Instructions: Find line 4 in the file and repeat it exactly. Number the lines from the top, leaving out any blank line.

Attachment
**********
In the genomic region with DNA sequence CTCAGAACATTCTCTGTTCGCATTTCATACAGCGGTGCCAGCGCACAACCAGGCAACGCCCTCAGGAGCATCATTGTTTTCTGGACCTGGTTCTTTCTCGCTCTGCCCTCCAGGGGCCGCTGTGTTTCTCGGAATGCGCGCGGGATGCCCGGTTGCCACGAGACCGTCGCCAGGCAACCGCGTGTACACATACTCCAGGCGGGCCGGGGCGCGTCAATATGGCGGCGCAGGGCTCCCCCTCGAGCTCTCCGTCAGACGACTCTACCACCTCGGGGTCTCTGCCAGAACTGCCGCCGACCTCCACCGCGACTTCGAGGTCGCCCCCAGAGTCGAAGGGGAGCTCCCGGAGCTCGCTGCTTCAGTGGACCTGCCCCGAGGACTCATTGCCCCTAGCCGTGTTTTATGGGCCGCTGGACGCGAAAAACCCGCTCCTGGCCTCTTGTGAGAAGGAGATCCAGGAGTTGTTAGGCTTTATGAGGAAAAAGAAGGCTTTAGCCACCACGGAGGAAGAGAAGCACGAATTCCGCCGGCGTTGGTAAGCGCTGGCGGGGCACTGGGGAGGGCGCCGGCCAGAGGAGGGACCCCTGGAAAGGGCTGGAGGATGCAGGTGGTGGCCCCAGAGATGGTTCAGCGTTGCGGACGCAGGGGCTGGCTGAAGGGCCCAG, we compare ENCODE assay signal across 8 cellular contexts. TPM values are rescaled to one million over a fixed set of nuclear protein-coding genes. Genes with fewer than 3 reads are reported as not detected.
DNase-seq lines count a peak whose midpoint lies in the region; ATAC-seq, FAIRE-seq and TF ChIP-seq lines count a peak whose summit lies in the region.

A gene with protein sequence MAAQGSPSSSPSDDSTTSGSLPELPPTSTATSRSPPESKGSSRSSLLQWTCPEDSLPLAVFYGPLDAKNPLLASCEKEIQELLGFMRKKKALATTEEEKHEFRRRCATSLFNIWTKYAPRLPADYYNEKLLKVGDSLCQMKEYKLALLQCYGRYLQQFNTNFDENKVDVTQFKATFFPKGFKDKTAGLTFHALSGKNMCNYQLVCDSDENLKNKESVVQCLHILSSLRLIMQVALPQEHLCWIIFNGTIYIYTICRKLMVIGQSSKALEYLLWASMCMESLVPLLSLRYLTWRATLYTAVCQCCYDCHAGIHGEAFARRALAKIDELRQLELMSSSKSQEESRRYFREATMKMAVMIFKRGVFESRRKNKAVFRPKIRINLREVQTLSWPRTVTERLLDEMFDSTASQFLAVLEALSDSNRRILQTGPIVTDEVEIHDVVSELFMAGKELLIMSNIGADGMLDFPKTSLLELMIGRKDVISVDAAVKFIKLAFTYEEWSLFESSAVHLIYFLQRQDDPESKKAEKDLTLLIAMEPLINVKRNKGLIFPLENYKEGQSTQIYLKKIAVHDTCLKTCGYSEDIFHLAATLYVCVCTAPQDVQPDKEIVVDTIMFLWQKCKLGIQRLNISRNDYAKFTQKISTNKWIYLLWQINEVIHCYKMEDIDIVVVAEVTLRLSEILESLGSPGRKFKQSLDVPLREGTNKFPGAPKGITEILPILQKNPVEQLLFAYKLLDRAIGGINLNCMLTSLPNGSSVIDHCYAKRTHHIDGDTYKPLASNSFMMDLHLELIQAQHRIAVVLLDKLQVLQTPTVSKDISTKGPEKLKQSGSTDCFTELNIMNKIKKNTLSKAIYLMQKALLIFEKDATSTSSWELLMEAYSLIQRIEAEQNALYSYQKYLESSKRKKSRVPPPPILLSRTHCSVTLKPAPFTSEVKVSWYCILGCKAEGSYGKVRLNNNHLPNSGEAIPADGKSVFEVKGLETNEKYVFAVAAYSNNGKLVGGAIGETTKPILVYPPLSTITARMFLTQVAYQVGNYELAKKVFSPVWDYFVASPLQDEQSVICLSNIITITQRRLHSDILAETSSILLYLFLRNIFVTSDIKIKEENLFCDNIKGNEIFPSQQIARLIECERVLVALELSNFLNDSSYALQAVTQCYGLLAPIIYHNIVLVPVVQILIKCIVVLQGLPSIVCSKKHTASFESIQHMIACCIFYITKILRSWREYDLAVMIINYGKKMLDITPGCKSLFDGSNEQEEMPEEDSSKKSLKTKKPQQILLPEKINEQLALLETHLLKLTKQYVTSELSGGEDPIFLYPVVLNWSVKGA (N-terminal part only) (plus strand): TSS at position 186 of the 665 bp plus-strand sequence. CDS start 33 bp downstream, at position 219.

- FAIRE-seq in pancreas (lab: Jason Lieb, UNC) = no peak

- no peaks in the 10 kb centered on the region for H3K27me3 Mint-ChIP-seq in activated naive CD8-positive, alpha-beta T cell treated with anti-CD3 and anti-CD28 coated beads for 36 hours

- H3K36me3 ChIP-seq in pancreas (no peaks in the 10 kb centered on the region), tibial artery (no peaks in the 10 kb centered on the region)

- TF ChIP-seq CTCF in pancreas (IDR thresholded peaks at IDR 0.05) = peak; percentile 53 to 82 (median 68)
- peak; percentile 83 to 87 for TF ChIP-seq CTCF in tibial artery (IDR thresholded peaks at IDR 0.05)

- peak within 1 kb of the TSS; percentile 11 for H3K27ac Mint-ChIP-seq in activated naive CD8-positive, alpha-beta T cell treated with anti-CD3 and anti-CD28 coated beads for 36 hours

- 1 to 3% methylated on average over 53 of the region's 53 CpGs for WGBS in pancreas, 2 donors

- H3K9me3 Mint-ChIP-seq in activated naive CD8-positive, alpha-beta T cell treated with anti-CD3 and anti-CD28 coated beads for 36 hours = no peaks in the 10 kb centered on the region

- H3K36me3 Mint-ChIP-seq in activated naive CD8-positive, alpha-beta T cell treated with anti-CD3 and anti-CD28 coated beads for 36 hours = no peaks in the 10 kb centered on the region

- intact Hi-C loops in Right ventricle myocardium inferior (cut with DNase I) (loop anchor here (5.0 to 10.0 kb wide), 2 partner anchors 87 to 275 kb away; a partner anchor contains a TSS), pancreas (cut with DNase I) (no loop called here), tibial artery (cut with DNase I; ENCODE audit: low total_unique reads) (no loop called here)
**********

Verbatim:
- FAIRE-seq in pancreas (lab: Jason Lieb, UNC) = no peak